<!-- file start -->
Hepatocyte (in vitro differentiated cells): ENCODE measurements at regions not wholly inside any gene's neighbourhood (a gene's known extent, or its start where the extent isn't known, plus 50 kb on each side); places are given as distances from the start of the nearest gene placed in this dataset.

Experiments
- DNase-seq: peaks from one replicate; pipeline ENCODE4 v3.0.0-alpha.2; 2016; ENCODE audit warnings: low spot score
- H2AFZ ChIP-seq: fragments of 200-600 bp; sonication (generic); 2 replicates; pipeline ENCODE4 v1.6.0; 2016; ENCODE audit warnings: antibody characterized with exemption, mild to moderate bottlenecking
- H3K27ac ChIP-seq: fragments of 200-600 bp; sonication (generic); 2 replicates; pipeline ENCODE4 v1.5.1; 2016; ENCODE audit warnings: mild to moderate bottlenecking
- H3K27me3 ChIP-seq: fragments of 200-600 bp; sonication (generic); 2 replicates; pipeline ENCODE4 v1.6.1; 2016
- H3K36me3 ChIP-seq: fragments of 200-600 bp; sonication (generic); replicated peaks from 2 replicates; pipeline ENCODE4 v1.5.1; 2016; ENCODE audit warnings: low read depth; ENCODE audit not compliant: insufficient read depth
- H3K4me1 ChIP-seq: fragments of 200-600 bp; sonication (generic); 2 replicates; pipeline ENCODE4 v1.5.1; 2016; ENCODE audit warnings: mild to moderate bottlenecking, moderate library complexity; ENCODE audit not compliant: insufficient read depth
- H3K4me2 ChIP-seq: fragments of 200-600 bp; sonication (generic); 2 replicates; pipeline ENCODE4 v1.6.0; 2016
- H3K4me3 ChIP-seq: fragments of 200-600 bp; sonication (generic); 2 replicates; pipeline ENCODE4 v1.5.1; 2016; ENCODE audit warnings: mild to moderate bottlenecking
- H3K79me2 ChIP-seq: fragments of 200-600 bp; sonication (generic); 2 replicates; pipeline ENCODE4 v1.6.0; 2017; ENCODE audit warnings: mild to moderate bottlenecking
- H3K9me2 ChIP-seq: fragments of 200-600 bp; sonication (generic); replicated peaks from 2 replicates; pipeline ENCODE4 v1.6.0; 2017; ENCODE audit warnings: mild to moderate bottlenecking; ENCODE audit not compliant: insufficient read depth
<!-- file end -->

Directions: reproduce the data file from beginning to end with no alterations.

Hepatocyte (in vitro differentiated cells): ENCODE measurements at regions not wholly inside any gene's neighbourhood (a gene's known extent, or its start where the extent isn't known, plus 50 kb on each side); places are given as distances from the start of the nearest gene placed in this dataset.

Experiments
- DNase-seq: peaks from one replicate; pipeline ENCODE4 v3.0.0-alpha.2; 2016; ENCODE audit warnings: low spot score
- H2AFZ ChIP-seq: fragments of 200-600 bp; sonication (generic); 2 replicates; pipeline ENCODE4 v1.6.0; 2016; ENCODE audit warnings: antibody characterized with exemption, mild to moderate bottlenecking
- H3K27ac ChIP-seq: fragments of 200-600 bp; sonication (generic); 2 replicates; pipeline ENCODE4 v1.5.1; 2016; ENCODE audit warnings: mild to moderate bottlenecking
- H3K27me3 ChIP-seq: fragments of 200-600 bp; sonication (generic); 2 replicates; pipeline ENCODE4 v1.6.1; 2016
- H3K36me3 ChIP-seq: fragments of 200-600 bp; sonication (generic); replicated peaks from 2 replicates; pipeline ENCODE4 v1.5.1; 2016; ENCODE audit warnings: low read depth; ENCODE audit not compliant: insufficient read depth
- H3K4me1 ChIP-seq: fragments of 200-600 bp; sonication (generic); 2 replicates; pipeline ENCODE4 v1.5.1; 2016; ENCODE audit warnings: mild to moderate bottlenecking, moderate library complexity; ENCODE audit not compliant: insufficient read depth
- H3K4me2 ChIP-seq: fragments of 200-600 bp; sonication (generic); 2 replicates; pipeline ENCODE4 v1.6.0; 2016
- H3K4me3 ChIP-seq: fragments of 200-600 bp; sonication (generic); 2 replicates; pipeline ENCODE4 v1.5.1; 2016; ENCODE audit warnings: mild to moderate bottlenecking
- H3K79me2 ChIP-seq: fragments of 200-600 bp; sonication (generic); 2 replicates; pipeline ENCODE4 v1.6.0; 2017; ENCODE audit warnings: mild to moderate bottlenecking
- H3K9me2 ChIP-seq: fragments of 200-600 bp; sonication (generic); replicated peaks from 2 replicates; pipeline ENCODE4 v1.6.0; 2017; ENCODE audit warnings: mild to moderate bottlenecking; ENCODE audit not compliant: insufficient read depth